Can the 'SEC on CBS' top ABC for a third straight year?

A LOOK AHEADHow the SEC on CBS schedule could shape up for the 2011 season:Sept. 17 Tennessee at Florida (3:30)*Sept. 24 Arkansas at Alabama (3:30)Oct. 1 Auburn at South Carolina (3:30)Alabama at Florida (8)Oct. 8 Florida at LSU (3:30)Oct. 15 Alabama at Ole Miss (3:30)Oct. 22 Tennessee at Alabama (3:30)Oct. 29 Florida vs. Georgia (3:30)*Nov. 5 LSU at Alabama (3:30)Nov. 12 Tennessee at Arkansas (noon)Florida at South Carolina (3:30)Nov. 19 LSU at Ole Miss (3:30)Nov. 25 Arkansas at LSU (2:30)*Nov. 26 Alabama at Auburn (3:30)Dec. 3 SEC championship (4)** already announced by CBS

Mike Aresco now knows never to say never.

The CBS executive vice president, who is responsible for picking the premier Southeastern Conference football game each Saturday, figured the "SEC on CBS" ratings victory over ABC during the 2009 season was a Halley's Comet occurrence. After all, Florida quarterback Tim Tebow was out of eligibility after the '09 season, and ABC annually has rights to every other prominent conference.

"I remember being at a dinner late last season and saying that this may be the high-water mark for the SEC," Aresco said. "My wife looks at me and says, 'That is what you said last year with Tim Tebow.' Cam Newton coming out of nowhere. Who would have ever known?"

The SEC on CBS last year had an average household rating/share of 4.2/10, topping ABC's season average for a second straight time and the second time ever. Auburn's 28-27 win at Alabama the day after Thanksgiving was the most-watched game of the regular season, as it was viewed in 12.52 million households.

Auburn won a fifth consecutive BCS championship for the league last year by going 14-0 in a season in which the Tigers rallied from double-digit deficits in four games and overcame distractions stemming from Newton's recruitment. Newton easily won the Heisman Trophy, becoming the third SEC player in four years to receive college football's top individual award.

"We feel a bit vindicated, because we said several years ago that this could be a national package because the football is so good in the SEC," Aresco said. "Never in our fondest dreams could we have imagined them winning five national championships in a row and cementing their status as the premier conference in America. It's been a great ride.

"The SEC won't have Tim Tebow or Cam Newton this year, but it will have Trent Richardson, Alshon Jeffery and Marcus Lattimore. There are so many great SEC players."

But can they be as captivating?

Richardson could give the Alabama tailback position a second Heisman Trophy in three seasons after Mark Ingram won the honor in '09, while Lattimore and Jeffery are South Carolina's most celebrated players since tailback George Rogers won the Heisman in 1980. Lattimore amassed 1,197 rushing yards and 412 receiving yards as a freshman last season, while Jeffery enters his junior year with 2,280 career receiving yards, just 813 away from the SEC standard held by Georgia's Terrence Edwards (1999-2002).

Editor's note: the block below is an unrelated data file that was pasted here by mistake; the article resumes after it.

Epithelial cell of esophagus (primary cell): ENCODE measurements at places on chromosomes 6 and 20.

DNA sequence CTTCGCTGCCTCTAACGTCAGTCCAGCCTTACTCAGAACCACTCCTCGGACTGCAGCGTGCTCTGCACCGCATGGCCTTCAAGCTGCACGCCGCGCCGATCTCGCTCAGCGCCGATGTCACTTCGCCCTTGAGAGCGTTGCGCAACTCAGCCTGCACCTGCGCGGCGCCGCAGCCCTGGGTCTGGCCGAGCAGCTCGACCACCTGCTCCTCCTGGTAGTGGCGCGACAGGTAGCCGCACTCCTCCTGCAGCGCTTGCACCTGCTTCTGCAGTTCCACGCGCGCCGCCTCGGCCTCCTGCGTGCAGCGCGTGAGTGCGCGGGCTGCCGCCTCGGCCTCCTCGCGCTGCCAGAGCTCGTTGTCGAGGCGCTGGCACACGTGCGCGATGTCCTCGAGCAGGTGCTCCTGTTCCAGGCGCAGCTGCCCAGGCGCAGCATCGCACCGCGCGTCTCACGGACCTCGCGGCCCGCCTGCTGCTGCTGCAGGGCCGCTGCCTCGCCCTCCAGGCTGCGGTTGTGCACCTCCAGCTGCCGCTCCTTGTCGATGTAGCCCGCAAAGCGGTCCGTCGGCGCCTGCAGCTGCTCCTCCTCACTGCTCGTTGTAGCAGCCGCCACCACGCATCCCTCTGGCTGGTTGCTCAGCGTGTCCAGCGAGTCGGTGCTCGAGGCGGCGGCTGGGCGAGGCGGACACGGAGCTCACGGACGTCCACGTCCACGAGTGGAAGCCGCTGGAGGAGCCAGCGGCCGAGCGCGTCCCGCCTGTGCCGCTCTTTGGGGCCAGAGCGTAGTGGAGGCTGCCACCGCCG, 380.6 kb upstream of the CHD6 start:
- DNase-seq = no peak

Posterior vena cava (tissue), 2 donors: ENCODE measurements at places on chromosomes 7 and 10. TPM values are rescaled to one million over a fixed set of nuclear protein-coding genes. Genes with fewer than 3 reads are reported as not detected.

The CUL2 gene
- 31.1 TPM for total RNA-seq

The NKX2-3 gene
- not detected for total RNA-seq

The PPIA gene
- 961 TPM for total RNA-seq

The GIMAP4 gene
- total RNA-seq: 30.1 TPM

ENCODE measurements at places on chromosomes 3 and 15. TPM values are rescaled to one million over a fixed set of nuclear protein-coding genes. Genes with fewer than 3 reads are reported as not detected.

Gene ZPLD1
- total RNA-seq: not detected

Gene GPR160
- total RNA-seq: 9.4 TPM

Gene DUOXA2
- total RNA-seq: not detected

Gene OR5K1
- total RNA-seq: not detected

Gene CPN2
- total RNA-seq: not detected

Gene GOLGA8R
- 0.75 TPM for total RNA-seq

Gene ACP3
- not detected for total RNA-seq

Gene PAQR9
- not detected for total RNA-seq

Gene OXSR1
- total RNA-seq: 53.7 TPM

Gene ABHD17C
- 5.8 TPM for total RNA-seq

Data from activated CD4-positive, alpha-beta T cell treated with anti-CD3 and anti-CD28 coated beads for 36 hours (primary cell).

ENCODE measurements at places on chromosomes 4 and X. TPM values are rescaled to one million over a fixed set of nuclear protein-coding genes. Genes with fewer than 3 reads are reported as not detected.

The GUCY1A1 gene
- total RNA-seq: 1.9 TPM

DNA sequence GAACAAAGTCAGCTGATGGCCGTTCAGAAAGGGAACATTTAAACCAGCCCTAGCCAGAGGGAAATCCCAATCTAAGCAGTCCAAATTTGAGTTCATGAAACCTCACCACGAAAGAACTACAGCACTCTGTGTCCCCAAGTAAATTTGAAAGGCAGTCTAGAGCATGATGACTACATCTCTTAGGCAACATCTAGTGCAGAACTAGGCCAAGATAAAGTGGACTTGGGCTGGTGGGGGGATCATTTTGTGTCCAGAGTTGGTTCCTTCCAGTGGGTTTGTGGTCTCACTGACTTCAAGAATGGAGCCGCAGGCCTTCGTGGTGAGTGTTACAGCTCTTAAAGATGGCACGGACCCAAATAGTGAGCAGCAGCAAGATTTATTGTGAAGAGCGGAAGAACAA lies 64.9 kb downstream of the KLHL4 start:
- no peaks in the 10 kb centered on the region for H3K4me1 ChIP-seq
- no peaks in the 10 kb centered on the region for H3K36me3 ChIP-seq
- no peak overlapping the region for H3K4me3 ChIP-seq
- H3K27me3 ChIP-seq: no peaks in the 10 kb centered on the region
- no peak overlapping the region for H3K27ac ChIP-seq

South Carolina media relations director Steve Fink will take Lattimore and Jeffery to SEC media days later this month, which is always a launch pad for exposure, but he will let their play on the field do the talking for individual honors.

"I came from TCU several years ago when we had LaDainian Tomlinson," Fink said. "At that time, they were not on the national map, and it became more of an issue there to make sure people were aware of him. Here, what happens on the field and the exposure they get on the national stage just by playing will help immensely.

"Nobody had Cam Newton on their lists before last season, but obviously the more you win, the more you're on TV and can get that exposure on the big stage. At the end of the day, that's what is going to carry being up for those big awards."

Although star power has been a part of SEC football for years with the likes of Georgia's Herschel Walker and Auburn's Bo Jackson in the 1980s and Florida's Danny Wuerffel and Tennessee's Peyton Manning in the '90s, Aresco believes that may not be as necessary now. Games without Heisman candidates can pack just as much punch, as evidenced by the chaotic finishes of LSU-Ole Miss in '09 and LSU-Tennessee last season.

"We've reached a certain level now that will be somewhat self-sustaining," Aresco said. "Last year was unusual having a Cam Newton, who was a Tim Tebow-like player coming a year after what you thought was a once-in-a-generation player. Even without Newton, there were great games left and right that would have done big ratings.

"It was important to the package to have Auburn win the national championship and provide what I call one for the thumb, because that just continues to help the marketing of the conference. These ratings will be stable going forward, and even if there is some dropoff, it's going to be so much higher than it was five or 10 years ago."